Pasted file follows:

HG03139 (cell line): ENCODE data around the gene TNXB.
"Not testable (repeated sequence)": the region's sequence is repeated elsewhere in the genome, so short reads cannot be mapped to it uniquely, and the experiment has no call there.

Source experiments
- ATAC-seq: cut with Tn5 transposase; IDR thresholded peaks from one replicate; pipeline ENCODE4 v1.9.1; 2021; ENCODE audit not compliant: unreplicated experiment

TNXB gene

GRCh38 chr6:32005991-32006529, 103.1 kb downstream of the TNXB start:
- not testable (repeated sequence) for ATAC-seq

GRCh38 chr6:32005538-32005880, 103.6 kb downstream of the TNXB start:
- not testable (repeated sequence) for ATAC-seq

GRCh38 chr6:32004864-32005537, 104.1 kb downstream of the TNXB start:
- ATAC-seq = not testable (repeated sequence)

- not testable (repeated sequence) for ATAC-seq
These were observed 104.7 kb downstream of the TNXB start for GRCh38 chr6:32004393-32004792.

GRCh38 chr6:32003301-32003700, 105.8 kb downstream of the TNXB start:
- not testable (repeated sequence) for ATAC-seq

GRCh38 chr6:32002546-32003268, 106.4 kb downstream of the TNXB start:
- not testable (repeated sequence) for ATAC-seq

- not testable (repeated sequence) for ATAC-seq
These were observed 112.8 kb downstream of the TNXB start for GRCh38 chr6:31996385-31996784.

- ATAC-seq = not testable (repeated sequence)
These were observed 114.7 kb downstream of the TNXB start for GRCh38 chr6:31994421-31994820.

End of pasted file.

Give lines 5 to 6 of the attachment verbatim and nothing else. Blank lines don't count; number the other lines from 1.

TNXB gene

GRCh38 chr6:32005991-32006529, 103.1 kb downstream of the TNXB start: